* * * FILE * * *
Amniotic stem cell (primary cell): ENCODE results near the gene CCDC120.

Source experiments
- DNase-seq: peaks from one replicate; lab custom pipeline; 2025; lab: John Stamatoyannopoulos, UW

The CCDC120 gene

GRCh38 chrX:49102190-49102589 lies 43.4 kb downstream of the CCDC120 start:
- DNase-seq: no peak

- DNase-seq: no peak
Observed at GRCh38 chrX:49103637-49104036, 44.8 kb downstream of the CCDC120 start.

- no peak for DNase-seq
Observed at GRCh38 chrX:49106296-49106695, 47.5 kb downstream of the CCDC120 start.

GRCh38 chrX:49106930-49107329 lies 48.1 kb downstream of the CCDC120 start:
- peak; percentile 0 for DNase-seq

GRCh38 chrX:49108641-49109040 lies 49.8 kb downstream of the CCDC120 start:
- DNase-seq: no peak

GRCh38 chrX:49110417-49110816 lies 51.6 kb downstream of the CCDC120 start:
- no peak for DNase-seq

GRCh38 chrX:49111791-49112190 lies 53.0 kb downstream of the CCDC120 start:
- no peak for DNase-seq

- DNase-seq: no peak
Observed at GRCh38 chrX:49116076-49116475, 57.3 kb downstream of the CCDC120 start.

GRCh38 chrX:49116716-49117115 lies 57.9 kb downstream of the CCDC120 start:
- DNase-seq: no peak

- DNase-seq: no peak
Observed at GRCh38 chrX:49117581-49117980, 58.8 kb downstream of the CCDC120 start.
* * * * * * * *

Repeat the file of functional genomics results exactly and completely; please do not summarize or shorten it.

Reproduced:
Amniotic stem cell (primary cell): ENCODE results near the gene CCDC120.

Source experiments
- DNase-seq: peaks from one replicate; lab custom pipeline; 2025; lab: John Stamatoyannopoulos, UW

The CCDC120 gene

GRCh38 chrX:49102190-49102589 lies 43.4 kb downstream of the CCDC120 start:
- DNase-seq: no peak

- DNase-seq: no peak
Observed at GRCh38 chrX:49103637-49104036, 44.8 kb downstream of the CCDC120 start.

- no peak for DNase-seq
Observed at GRCh38 chrX:49106296-49106695, 47.5 kb downstream of the CCDC120 start.

GRCh38 chrX:49106930-49107329 lies 48.1 kb downstream of the CCDC120 start:
- peak; percentile 0 for DNase-seq

GRCh38 chrX:49108641-49109040 lies 49.8 kb downstream of the CCDC120 start:
- DNase-seq: no peak

GRCh38 chrX:49110417-49110816 lies 51.6 kb downstream of the CCDC120 start:
- no peak for DNase-seq

GRCh38 chrX:49111791-49112190 lies 53.0 kb downstream of the CCDC120 start:
- no peak for DNase-seq

- DNase-seq: no peak
Observed at GRCh38 chrX:49116076-49116475, 57.3 kb downstream of the CCDC120 start.

GRCh38 chrX:49116716-49117115 lies 57.9 kb downstream of the CCDC120 start:
- DNase-seq: no peak

- DNase-seq: no peak
Observed at GRCh38 chrX:49117581-49117980, 58.8 kb downstream of the CCDC120 start.